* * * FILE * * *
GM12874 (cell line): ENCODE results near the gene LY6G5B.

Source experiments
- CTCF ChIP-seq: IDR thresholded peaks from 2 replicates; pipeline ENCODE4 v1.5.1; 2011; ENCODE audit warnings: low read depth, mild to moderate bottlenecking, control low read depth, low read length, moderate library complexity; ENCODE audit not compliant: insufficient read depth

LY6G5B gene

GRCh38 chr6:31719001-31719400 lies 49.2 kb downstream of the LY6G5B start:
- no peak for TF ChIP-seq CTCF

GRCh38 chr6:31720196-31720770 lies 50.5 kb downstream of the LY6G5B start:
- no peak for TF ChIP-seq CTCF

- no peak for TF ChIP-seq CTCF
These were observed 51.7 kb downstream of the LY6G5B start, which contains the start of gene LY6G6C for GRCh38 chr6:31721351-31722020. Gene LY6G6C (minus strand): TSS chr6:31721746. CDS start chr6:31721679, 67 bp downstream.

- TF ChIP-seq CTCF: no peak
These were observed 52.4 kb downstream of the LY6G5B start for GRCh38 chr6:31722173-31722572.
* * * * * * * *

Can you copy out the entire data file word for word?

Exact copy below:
GM12874 (cell line): ENCODE results near the gene LY6G5B.

Source experiments
- CTCF ChIP-seq: IDR thresholded peaks from 2 replicates; pipeline ENCODE4 v1.5.1; 2011; ENCODE audit warnings: low read depth, mild to moderate bottlenecking, control low read depth, low read length, moderate library complexity; ENCODE audit not compliant: insufficient read depth

LY6G5B gene

GRCh38 chr6:31719001-31719400 lies 49.2 kb downstream of the LY6G5B start:
- no peak for TF ChIP-seq CTCF

GRCh38 chr6:31720196-31720770 lies 50.5 kb downstream of the LY6G5B start:
- no peak for TF ChIP-seq CTCF

- no peak for TF ChIP-seq CTCF
These were observed 51.7 kb downstream of the LY6G5B start, which contains the start of gene LY6G6C for GRCh38 chr6:31721351-31722020. Gene LY6G6C (minus strand): TSS chr6:31721746. CDS start chr6:31721679, 67 bp downstream.

- TF ChIP-seq CTCF: no peak
These were observed 52.4 kb downstream of the LY6G5B start for GRCh38 chr6:31722173-31722572.